Questions/Answers on SI (Sacroiliac) Joint Pain
SI Joint Pain varies widely depending on the individual person and their underlying cause. The following information may clarify some of your concerns.
The sacroiliac (SI) joint is located in the pelvis. It links the iliac bone (pelvis) to the sacrum (lowest part of the spine above the tailbone). This joint transfers weight and forces between your upper body and legs. It is an essential component for energy transfer between the legs and the torso.
Common symptoms include lower back pain worsened with prolonged sitting/standing or specific mechanical movements. Possible causes of sacroiliac pain include arthritis, traumatic injury, pregnancy and post-partum, systemic inflammatory conditions, and infection.
Here are a few questions/answers people ask about SI Joint Pain.
What aggravates SI Joint Pain?
Activities such a running, jumping, contact sports, labor intensive jobs, or even standing for prolonged periods of time can aggravate your SI joint related pain. Deconditioned and weak abdominal, gluteal, and spinal muscles can also contribute to worsening pain. Each individual person may experience different symptoms worsened by particular activities.
What can I do to help pain while sitting?
If you are sitting for long periods of time, a lumbar pillow or a seat with built-in lumbar support can help align your pelvis and SI joints when sitting and help reduce pressure and relieve pain. Other options include wearing a SI brace or using heated kinesiology tape to help stabilize the sacroiliac joints and help them heal.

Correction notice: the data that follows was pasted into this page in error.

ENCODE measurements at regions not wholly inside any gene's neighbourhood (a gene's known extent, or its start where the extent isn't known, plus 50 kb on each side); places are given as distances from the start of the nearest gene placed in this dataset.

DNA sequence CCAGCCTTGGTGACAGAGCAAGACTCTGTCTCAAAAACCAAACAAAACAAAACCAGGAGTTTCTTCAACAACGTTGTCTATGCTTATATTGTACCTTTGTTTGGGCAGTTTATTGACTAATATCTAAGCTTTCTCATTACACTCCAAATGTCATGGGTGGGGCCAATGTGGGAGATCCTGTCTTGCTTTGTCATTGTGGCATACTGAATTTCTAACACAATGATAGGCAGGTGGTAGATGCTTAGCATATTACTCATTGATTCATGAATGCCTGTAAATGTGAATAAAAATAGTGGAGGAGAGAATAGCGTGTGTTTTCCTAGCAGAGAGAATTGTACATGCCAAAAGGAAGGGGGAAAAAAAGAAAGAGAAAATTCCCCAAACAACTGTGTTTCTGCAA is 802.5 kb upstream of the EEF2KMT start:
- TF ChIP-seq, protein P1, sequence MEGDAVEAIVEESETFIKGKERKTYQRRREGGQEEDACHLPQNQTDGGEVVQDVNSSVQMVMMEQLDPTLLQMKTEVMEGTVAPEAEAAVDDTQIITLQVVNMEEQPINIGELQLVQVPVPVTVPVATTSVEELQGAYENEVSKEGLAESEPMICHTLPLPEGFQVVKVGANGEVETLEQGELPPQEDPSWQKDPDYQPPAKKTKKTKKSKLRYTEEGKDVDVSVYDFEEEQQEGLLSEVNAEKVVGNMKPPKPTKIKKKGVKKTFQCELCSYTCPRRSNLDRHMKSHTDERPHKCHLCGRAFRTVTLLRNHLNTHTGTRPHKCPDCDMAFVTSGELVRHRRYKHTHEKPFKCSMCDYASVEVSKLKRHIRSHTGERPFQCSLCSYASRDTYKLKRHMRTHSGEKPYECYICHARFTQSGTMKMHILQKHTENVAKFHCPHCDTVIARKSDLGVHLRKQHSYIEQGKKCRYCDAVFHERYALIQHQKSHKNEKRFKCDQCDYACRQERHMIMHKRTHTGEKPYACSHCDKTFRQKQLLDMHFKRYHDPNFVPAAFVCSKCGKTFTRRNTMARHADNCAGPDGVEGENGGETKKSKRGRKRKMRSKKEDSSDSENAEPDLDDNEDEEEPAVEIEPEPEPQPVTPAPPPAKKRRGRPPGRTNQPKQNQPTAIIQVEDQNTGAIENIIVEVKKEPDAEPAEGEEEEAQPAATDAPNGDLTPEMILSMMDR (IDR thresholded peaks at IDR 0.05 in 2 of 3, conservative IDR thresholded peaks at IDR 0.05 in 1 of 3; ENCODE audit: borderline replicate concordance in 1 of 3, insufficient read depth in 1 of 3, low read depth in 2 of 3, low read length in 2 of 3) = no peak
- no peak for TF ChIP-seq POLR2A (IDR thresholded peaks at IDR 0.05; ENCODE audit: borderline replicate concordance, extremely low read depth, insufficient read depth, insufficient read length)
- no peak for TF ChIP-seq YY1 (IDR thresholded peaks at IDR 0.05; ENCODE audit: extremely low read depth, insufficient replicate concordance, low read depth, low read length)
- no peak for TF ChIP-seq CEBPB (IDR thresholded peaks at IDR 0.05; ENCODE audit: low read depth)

What is the best sleeping position for SI Joint Pain?
To support your hips and pelvis in a better alignment and reduce your SI Joint Pain when lying down, use pillows to supports your pelvis and hips. If you are a stomach sleeper, try placing a pillow underneath the lower abdomen. If you are a side sleeper, place a pillow lengthwise between your knees and ankles.
What muscles help to stabilize the SI joint?
The major muscles that help stabilize the SI joint include the psoas muscles, gluteal muscles, hamstrings, liliaceous, and piriformis muscles. Your physical therapists will help determine if any of these muscles are weak followed by specific strengthening exercises.
What kind of doctor do I see for Sacroiliac Joint Pain?
A clinician such as a physical therapist, pelvic health specialist, or pain management specialist can perform these tests to help you diagnose SI joint Pain or SI Joint Dysfunction.
Can physical therapy help with SI Joint Pain?
A physical therapist will educate you on proper body mechanics, muscle strengthening, and stretching to name a few. They may also perform joint mobilization, manual massage, and dry needling to help mobilize the soft tissues and relax tight muscles.
Can my doctor identify if I have SI Joint Pain (Dysfunction)
Provocation tests, are performed while you are lying on your back or side. In five different positions, your doctor applies pressure to your hips, knees, and other areas to see which positions are indicating pain. If three or more of the positions causes pain in your SI joint region, the SI joint is likely to blame. A trained doctor will consider your health history, symptoms, results from SI Joint Pain diagnostic exams, and other medical tests.
We are Here to Assist!
If you have any questions about SI Joint Dysfunction, exercise programs, or how physical therapy can help with pain, speak with one of our Pelvic Floor Professionals and get clarity on all the options available to you.